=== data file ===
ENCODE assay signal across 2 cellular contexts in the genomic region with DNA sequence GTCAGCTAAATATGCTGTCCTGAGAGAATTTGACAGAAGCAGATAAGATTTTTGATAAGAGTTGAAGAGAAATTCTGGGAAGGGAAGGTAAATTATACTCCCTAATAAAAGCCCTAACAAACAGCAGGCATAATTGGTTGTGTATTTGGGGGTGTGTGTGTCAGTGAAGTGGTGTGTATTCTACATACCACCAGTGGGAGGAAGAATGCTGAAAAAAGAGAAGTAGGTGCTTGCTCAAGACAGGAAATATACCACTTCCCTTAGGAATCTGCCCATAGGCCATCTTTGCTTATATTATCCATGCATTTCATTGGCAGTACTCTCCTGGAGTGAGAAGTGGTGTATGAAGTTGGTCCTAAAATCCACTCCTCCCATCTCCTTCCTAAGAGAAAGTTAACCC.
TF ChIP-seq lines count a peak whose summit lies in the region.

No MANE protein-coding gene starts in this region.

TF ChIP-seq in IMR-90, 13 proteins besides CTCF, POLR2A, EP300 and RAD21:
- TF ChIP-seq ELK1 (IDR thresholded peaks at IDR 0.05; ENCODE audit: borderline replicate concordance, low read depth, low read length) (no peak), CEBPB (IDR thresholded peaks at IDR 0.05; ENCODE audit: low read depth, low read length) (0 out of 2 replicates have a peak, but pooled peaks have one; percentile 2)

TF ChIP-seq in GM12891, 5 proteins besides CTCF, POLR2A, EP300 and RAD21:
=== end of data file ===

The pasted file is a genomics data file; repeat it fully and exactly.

ENCODE assay signal across 2 cellular contexts in the genomic region with DNA sequence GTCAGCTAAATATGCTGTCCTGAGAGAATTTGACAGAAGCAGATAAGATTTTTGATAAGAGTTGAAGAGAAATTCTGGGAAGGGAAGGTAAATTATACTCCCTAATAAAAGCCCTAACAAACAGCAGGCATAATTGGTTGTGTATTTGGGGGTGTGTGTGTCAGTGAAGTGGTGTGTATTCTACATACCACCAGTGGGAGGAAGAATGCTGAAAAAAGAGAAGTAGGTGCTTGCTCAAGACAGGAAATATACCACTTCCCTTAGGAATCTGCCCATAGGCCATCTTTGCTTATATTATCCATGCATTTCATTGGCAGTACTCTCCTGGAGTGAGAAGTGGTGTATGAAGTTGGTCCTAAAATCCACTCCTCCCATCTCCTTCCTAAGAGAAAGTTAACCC.
TF ChIP-seq lines count a peak whose summit lies in the region.

No MANE protein-coding gene starts in this region.

TF ChIP-seq in IMR-90, 13 proteins besides CTCF, POLR2A, EP300 and RAD21:
- TF ChIP-seq ELK1 (IDR thresholded peaks at IDR 0.05; ENCODE audit: borderline replicate concordance, low read depth, low read length) (no peak), CEBPB (IDR thresholded peaks at IDR 0.05; ENCODE audit: low read depth, low read length) (0 out of 2 replicates have a peak, but pooled peaks have one; percentile 2)

TF ChIP-seq in GM12891, 5 proteins besides CTCF, POLR2A, EP300 and RAD21: